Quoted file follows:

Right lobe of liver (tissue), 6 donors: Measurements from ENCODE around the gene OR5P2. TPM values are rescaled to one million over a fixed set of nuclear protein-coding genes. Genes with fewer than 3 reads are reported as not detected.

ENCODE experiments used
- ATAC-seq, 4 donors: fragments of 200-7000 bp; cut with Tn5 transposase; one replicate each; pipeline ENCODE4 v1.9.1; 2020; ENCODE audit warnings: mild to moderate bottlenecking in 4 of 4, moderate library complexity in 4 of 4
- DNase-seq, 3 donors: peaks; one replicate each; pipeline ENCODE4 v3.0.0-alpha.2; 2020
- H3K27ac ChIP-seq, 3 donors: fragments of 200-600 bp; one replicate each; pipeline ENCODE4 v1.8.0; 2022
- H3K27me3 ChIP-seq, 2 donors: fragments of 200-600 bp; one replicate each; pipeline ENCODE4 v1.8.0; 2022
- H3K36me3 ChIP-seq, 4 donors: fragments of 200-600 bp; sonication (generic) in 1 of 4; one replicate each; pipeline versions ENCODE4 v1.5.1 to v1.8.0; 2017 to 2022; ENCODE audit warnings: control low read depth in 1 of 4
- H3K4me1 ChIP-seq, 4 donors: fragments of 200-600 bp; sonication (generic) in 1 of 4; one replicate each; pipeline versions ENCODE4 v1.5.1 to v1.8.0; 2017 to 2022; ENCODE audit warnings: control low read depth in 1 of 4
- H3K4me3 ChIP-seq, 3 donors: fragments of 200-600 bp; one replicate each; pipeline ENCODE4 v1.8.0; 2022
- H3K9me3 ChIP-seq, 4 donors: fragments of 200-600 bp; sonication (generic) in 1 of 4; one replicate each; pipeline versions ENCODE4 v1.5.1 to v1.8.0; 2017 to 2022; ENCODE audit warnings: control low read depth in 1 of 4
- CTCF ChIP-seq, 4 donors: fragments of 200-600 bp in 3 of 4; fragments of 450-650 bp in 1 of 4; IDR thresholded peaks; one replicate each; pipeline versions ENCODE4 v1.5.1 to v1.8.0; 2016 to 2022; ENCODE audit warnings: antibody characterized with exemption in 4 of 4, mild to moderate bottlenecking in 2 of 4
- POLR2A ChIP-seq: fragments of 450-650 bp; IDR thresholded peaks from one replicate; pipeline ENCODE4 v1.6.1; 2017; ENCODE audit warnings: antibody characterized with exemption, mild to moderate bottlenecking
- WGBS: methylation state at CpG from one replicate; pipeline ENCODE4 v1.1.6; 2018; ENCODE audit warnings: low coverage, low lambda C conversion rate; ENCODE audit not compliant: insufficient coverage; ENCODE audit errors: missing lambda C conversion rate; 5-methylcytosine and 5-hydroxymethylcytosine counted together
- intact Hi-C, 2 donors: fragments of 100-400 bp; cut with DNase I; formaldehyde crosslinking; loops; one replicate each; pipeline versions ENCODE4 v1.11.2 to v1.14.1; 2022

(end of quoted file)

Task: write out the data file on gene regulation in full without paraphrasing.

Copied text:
Right lobe of liver (tissue), 6 donors: Measurements from ENCODE around the gene OR5P2. TPM values are rescaled to one million over a fixed set of nuclear protein-coding genes. Genes with fewer than 3 reads are reported as not detected.

ENCODE experiments used
- ATAC-seq, 4 donors: fragments of 200-7000 bp; cut with Tn5 transposase; one replicate each; pipeline ENCODE4 v1.9.1; 2020; ENCODE audit warnings: mild to moderate bottlenecking in 4 of 4, moderate library complexity in 4 of 4
- DNase-seq, 3 donors: peaks; one replicate each; pipeline ENCODE4 v3.0.0-alpha.2; 2020
- H3K27ac ChIP-seq, 3 donors: fragments of 200-600 bp; one replicate each; pipeline ENCODE4 v1.8.0; 2022
- H3K27me3 ChIP-seq, 2 donors: fragments of 200-600 bp; one replicate each; pipeline ENCODE4 v1.8.0; 2022
- H3K36me3 ChIP-seq, 4 donors: fragments of 200-600 bp; sonication (generic) in 1 of 4; one replicate each; pipeline versions ENCODE4 v1.5.1 to v1.8.0; 2017 to 2022; ENCODE audit warnings: control low read depth in 1 of 4
- H3K4me1 ChIP-seq, 4 donors: fragments of 200-600 bp; sonication (generic) in 1 of 4; one replicate each; pipeline versions ENCODE4 v1.5.1 to v1.8.0; 2017 to 2022; ENCODE audit warnings: control low read depth in 1 of 4
- H3K4me3 ChIP-seq, 3 donors: fragments of 200-600 bp; one replicate each; pipeline ENCODE4 v1.8.0; 2022
- H3K9me3 ChIP-seq, 4 donors: fragments of 200-600 bp; sonication (generic) in 1 of 4; one replicate each; pipeline versions ENCODE4 v1.5.1 to v1.8.0; 2017 to 2022; ENCODE audit warnings: control low read depth in 1 of 4
- CTCF ChIP-seq, 4 donors: fragments of 200-600 bp in 3 of 4; fragments of 450-650 bp in 1 of 4; IDR thresholded peaks; one replicate each; pipeline versions ENCODE4 v1.5.1 to v1.8.0; 2016 to 2022; ENCODE audit warnings: antibody characterized with exemption in 4 of 4, mild to moderate bottlenecking in 2 of 4
- POLR2A ChIP-seq: fragments of 450-650 bp; IDR thresholded peaks from one replicate; pipeline ENCODE4 v1.6.1; 2017; ENCODE audit warnings: antibody characterized with exemption, mild to moderate bottlenecking
- WGBS: methylation state at CpG from one replicate; pipeline ENCODE4 v1.1.6; 2018; ENCODE audit warnings: low coverage, low lambda C conversion rate; ENCODE audit not compliant: insufficient coverage; ENCODE audit errors: missing lambda C conversion rate; 5-methylcytosine and 5-hydroxymethylcytosine counted together
- intact Hi-C, 2 donors: fragments of 100-400 bp; cut with DNase I; formaldehyde crosslinking; loops; one replicate each; pipeline versions ENCODE4 v1.11.2 to v1.14.1; 2022